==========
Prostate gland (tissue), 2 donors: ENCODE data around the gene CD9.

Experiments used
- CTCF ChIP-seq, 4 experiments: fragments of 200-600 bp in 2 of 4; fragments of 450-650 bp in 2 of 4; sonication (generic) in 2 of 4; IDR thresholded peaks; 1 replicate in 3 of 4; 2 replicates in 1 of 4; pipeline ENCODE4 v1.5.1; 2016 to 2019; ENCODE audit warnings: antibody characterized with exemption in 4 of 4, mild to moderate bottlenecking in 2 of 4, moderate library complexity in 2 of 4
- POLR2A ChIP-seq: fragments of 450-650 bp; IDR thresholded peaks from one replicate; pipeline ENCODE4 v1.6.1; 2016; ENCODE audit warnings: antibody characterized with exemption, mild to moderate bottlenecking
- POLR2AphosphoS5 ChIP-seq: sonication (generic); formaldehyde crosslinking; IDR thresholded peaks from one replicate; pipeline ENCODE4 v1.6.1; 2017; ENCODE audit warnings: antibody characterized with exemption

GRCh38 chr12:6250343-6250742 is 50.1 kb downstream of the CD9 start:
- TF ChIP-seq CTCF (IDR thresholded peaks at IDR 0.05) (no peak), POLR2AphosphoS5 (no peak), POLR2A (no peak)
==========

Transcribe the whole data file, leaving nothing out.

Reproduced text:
Prostate gland (tissue), 2 donors: ENCODE data around the gene CD9.

Experiments used
- CTCF ChIP-seq, 4 experiments: fragments of 200-600 bp in 2 of 4; fragments of 450-650 bp in 2 of 4; sonication (generic) in 2 of 4; IDR thresholded peaks; 1 replicate in 3 of 4; 2 replicates in 1 of 4; pipeline ENCODE4 v1.5.1; 2016 to 2019; ENCODE audit warnings: antibody characterized with exemption in 4 of 4, mild to moderate bottlenecking in 2 of 4, moderate library complexity in 2 of 4
- POLR2A ChIP-seq: fragments of 450-650 bp; IDR thresholded peaks from one replicate; pipeline ENCODE4 v1.6.1; 2016; ENCODE audit warnings: antibody characterized with exemption, mild to moderate bottlenecking
- POLR2AphosphoS5 ChIP-seq: sonication (generic); formaldehyde crosslinking; IDR thresholded peaks from one replicate; pipeline ENCODE4 v1.6.1; 2017; ENCODE audit warnings: antibody characterized with exemption

GRCh38 chr12:6250343-6250742 is 50.1 kb downstream of the CD9 start:
- TF ChIP-seq CTCF (IDR thresholded peaks at IDR 0.05) (no peak), POLR2AphosphoS5 (no peak), POLR2A (no peak)